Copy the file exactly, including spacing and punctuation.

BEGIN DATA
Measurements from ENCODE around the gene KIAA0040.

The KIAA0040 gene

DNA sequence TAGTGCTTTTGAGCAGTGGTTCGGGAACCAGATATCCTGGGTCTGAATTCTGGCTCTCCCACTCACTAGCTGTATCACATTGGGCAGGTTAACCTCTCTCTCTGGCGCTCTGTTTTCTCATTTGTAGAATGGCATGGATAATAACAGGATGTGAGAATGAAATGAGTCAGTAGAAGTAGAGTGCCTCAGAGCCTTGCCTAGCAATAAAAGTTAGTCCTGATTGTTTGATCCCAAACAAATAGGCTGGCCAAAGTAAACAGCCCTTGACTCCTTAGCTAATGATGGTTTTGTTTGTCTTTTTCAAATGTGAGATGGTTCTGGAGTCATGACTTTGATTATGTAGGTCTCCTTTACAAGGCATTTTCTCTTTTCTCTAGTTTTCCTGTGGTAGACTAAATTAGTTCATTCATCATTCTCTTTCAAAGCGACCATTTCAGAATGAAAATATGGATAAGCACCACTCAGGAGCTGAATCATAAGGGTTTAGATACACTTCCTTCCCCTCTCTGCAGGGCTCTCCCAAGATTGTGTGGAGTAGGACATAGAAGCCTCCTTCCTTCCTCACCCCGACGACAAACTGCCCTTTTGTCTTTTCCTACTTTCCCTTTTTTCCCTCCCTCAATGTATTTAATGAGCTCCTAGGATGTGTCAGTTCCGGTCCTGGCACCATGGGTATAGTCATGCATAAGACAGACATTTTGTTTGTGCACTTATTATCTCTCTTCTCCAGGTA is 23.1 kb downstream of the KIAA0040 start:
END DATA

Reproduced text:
Measurements from ENCODE around the gene KIAA0040.

The KIAA0040 gene

DNA sequence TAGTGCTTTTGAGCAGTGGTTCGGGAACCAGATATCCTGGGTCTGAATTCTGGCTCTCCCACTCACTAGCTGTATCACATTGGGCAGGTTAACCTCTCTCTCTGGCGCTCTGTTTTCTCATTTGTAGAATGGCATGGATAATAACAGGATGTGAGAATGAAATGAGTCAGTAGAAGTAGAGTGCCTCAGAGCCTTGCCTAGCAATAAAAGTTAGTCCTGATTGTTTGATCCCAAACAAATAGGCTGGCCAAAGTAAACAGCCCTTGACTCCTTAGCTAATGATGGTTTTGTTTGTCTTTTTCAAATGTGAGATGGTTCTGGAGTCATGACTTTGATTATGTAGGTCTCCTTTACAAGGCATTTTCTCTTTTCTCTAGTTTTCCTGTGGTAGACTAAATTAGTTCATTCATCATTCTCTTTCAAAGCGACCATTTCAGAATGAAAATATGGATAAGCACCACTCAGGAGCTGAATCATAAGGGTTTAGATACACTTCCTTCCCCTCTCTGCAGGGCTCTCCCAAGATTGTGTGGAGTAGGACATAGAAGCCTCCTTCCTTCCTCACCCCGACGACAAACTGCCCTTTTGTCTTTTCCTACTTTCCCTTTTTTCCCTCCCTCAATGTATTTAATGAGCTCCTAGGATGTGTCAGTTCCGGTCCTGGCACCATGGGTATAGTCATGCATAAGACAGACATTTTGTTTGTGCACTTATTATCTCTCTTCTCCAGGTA is 23.1 kb downstream of the KIAA0040 start: